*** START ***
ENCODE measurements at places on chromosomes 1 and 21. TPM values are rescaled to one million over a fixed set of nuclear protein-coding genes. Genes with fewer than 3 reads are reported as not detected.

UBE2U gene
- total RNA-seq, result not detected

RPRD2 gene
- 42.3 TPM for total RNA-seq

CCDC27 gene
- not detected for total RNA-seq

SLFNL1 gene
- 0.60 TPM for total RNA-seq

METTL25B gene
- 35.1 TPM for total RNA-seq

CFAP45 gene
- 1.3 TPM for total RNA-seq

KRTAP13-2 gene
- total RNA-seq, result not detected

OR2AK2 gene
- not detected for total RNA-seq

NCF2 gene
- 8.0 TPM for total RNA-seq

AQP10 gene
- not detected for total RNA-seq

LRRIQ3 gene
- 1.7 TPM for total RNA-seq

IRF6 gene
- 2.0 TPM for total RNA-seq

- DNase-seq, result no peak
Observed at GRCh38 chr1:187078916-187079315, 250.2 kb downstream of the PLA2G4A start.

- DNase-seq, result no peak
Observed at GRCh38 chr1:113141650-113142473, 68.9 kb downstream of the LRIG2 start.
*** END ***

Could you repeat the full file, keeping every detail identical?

ENCODE measurements at places on chromosomes 1 and 21. TPM values are rescaled to one million over a fixed set of nuclear protein-coding genes. Genes with fewer than 3 reads are reported as not detected.

UBE2U gene
- total RNA-seq, result not detected

RPRD2 gene
- 42.3 TPM for total RNA-seq

CCDC27 gene
- not detected for total RNA-seq

SLFNL1 gene
- 0.60 TPM for total RNA-seq

METTL25B gene
- 35.1 TPM for total RNA-seq

CFAP45 gene
- 1.3 TPM for total RNA-seq

KRTAP13-2 gene
- total RNA-seq, result not detected

OR2AK2 gene
- not detected for total RNA-seq

NCF2 gene
- 8.0 TPM for total RNA-seq

AQP10 gene
- not detected for total RNA-seq

LRRIQ3 gene
- 1.7 TPM for total RNA-seq

IRF6 gene
- 2.0 TPM for total RNA-seq

- DNase-seq, result no peak
Observed at GRCh38 chr1:187078916-187079315, 250.2 kb downstream of the PLA2G4A start.

- DNase-seq, result no peak
Observed at GRCh38 chr1:113141650-113142473, 68.9 kb downstream of the LRIG2 start.